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How much processed meat and red meat should you be eating?

Mmmmm, bacon.
How much processed meat (like bacon) and red meat should we be eating?. Justin Sullivan/Getty Images

Bacon, sausage, deli meats and hot dogs – if processed meats are part of your weekly staple – you are probably eating too much, most likely way too much according to health experts.

The Canadian Cancer Society said when it comes to processed meat, Canadians should, “limit your intake and consider it only for things like special occasions” said Sian Bevan, director of research for the Canadian Cancer Society. “Holidays, birthdays… and at a special sporting events. It’s about not making it a daily choice or a regular choice. ”

This has been the cancer society’s recommendation since 2009 – avoid processed meat.

“You want to reduce your consumption of processed meats, partially because of the risk associated with colon cancer but also because of high sodium,” said Sian.

The World Health Organization’s cancer research division, the International Agency for Research on Cancer (IARC) reported processed meat causes colorectal cancer if eaten in high amounts.

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“What the study is showing is the higher intake you have (of processed meat), the more of an increased risk you have of colon cancer,” registered dietitian Cara Rosenbloom told Global News.

How much processed meat should Canadians eat? 

When it comes to processed meats – the message is – eat as little as possible.

“You don’t need any in your diet,” said Rosenbloom. “There is nothing essential in it.”

“The same way you would eat cake once in a while, or ice cream once in a while, have a hot dog once in a while, it’s a treat, it’s not an everyday food,” said Rosenbloom.

Are some processed meats better than others? 

Rosenbloom also warns consumers; don’t fall for marketing that a processed meat is natural and therefore different or better for you.

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“If it’s salted, cured, smoked, processed meat it is in the study,” said Rosenbloom. “It doesn’t matter if it was ethically raised, organic, nitrate free, it doesn’t matter. If it’s smoked, cured, salted, it’s processed. There is no such thing as naturally processed meat. It’s either processed meat or it’s not.”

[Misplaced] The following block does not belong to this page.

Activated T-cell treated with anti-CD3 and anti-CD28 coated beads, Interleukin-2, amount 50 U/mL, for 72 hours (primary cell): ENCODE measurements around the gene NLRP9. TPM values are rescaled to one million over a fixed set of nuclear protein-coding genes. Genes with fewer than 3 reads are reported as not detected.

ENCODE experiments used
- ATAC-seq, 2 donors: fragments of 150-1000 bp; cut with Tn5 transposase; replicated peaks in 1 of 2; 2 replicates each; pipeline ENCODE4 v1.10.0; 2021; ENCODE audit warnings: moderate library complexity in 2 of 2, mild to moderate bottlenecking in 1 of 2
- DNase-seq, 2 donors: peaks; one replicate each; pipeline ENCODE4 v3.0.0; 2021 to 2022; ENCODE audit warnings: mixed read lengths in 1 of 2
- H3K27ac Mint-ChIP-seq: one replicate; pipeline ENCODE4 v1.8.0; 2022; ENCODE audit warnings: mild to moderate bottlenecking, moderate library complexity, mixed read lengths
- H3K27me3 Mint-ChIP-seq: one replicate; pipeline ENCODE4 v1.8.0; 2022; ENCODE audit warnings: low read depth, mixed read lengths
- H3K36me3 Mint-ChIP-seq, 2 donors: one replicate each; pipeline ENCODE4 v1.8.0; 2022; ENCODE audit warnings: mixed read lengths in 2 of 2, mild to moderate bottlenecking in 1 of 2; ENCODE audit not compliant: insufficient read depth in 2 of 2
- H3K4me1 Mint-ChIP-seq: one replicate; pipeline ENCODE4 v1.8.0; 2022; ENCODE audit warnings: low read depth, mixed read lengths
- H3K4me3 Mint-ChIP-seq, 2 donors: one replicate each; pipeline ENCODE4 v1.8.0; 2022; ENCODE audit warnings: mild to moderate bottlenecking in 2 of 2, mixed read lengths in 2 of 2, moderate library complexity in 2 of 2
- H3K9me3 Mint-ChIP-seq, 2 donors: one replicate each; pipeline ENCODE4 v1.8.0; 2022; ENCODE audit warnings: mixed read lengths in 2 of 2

Canadian Cancer Society’s Tip to eating less processed meat

  • Save processed meat for special occasions, such as ham for a holiday dinner or a hot dog at a sporting event.
  • Try a veggie wrap with hummus on whole grain bread for lunch instead of a sandwich with cold cuts.
  • Make a pizza without pepperoni – boneless chicken chunks with lots of veggies and herbs can work too.

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What about red meat?

IARC reviewed more than 800 studies that examined associations between the risk of developing cancer and processed meat as well as red meat. IARC reported red meat was probably carcinogenic, and said “associations were observed for colorectal cancer” as well as “pancreatic cancer and prostate cancer.”

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But IARC also reported that red meat “has nutritional value.”

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Canadian Cancer Society said it’s all about balance, it also agrees red meat eaten in appropriate amounts can be valuable “it’s important to remember that red meat does have positive health benefits that we know. So that’s when the balanced recommendations should really come into play.”

Health experts add there are a number of factors that can lead to cancer – family history, overall diet, exercise and lifestyle factors like smoking and alcohol consumption.